Climate change melts Marion Island's snow and ice
2004 (English)In: South African Journal of Science, Vol. 100, 395-398 p.Article in journal (Refereed) Published
Since the mid 1960's, ice on the peaks of Marion Island has undergone conspicuous melting. Climatic amelioration and declining precipitation over the past four decades are responsible for the disappearance of a snowline and the “Ice Plateau”, which evidently had the characteristics of a small glacier. Ice remnants are now scoria-covered, occupying slopes and valley floors beneath the high peaks. Melting ice gives rise to hummocky, thermokarst terrain and meltwater channels. Owing to an increase in the active-layer thickness and degradation of permafrost, the slopes now exhibit erosional landforms and debris flows in summer. Continued climatic warming is expected to destabilise scoria cone slopes and increase the incidence of mass movements as slopes adjust to reduced cohesion. Increased geomorphic activity and material mobility will initially inhibit plant colonisation on the newly sub-aerially exposed surfaces.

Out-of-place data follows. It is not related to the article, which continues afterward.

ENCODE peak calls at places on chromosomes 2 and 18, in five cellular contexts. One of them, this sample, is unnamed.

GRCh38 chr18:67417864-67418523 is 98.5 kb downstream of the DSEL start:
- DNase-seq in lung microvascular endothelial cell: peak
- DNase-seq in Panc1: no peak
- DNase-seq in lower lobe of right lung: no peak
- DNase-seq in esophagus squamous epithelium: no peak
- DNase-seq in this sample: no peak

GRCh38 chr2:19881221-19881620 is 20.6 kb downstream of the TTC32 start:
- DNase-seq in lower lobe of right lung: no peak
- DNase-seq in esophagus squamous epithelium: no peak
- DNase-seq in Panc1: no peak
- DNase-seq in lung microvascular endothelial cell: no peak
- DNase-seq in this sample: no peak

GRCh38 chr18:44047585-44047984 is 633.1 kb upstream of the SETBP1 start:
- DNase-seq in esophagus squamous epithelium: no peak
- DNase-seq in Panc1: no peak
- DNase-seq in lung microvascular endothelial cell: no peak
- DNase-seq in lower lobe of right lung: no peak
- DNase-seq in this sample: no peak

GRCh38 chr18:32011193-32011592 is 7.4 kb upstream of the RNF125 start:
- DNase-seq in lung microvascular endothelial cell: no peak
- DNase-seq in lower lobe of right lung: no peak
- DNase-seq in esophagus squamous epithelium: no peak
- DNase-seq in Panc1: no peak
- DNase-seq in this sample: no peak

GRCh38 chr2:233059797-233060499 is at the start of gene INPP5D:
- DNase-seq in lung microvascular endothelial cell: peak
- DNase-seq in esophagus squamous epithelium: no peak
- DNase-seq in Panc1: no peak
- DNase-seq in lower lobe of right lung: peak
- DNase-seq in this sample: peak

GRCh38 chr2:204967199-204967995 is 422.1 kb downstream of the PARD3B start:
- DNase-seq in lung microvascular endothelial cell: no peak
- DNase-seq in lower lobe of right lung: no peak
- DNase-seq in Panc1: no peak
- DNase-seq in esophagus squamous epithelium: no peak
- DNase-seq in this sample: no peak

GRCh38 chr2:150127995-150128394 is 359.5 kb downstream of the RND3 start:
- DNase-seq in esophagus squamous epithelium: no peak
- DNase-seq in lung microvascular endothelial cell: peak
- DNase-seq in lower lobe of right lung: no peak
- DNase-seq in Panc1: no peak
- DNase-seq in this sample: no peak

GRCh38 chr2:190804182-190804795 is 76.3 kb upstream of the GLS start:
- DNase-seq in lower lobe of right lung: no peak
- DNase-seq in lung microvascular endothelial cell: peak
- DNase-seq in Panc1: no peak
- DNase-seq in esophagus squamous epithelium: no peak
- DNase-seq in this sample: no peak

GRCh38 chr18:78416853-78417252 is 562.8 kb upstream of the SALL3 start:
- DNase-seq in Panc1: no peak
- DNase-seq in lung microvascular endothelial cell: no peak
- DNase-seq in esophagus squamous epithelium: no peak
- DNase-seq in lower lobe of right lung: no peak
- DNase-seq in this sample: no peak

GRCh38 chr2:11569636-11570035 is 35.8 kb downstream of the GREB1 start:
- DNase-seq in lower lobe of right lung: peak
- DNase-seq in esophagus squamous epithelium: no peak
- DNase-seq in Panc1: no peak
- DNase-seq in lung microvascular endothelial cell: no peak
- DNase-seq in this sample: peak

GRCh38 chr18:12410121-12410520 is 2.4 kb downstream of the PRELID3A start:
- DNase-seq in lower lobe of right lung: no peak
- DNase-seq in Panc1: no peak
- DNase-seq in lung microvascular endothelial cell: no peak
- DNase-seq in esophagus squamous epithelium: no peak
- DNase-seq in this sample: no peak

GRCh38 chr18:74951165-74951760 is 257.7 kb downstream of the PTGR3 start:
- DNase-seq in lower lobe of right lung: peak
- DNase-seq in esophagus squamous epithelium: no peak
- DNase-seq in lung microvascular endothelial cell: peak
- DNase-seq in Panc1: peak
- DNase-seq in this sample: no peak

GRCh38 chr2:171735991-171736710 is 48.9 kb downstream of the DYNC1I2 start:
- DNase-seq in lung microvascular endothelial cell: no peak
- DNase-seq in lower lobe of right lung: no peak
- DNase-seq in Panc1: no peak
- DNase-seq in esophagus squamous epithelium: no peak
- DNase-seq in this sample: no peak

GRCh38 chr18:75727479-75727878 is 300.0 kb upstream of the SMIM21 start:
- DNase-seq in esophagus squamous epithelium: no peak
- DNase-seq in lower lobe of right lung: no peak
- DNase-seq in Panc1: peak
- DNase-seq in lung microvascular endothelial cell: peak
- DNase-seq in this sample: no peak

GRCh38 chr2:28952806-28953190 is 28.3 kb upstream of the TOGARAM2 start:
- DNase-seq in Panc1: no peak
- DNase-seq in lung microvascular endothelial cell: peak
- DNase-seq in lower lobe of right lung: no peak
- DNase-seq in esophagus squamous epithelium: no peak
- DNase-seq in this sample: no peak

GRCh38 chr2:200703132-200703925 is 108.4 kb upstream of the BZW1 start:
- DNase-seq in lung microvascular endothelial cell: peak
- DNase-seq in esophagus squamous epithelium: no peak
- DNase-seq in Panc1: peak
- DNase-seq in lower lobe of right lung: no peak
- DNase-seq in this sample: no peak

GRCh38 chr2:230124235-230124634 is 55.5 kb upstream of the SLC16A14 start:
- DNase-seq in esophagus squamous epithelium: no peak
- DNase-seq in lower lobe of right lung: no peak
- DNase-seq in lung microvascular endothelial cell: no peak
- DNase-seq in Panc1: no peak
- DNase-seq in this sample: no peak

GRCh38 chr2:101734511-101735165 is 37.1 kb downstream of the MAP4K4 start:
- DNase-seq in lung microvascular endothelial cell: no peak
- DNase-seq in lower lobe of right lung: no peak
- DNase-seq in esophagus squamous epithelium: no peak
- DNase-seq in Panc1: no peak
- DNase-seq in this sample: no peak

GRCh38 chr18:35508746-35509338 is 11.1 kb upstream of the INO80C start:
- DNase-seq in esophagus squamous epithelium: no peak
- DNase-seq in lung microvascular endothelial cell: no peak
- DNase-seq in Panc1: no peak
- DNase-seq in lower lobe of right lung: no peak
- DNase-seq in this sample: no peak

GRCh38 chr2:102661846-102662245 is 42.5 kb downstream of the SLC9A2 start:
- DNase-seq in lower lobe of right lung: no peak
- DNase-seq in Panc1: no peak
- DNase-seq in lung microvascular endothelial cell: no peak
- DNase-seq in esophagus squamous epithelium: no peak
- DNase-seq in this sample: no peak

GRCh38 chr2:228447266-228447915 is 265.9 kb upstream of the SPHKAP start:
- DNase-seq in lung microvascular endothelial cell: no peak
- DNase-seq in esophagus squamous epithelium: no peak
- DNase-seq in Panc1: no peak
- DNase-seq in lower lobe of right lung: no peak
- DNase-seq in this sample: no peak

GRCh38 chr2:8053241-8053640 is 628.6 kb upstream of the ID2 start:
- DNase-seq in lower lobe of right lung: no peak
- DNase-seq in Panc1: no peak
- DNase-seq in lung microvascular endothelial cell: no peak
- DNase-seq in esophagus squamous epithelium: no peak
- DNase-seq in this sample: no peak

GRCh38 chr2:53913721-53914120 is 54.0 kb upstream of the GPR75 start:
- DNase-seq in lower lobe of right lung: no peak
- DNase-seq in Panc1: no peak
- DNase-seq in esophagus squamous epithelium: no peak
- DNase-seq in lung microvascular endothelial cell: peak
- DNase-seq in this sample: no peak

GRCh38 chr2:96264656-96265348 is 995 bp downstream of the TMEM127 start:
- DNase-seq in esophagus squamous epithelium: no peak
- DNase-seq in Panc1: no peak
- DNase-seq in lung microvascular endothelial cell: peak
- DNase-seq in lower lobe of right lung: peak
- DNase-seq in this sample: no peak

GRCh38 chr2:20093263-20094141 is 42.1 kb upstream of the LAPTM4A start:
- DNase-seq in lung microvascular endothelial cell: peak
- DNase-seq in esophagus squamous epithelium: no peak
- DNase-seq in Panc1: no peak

Place, publisher, year, edition, pages
2004. Vol. 100, 395-398 p.
climate change, permafrost, geomorphology
IdentifiersURN: urn:nbn:se:uu:diva-67277OAI: oai:DiVA.org:uu-67277DiVA: diva2:95188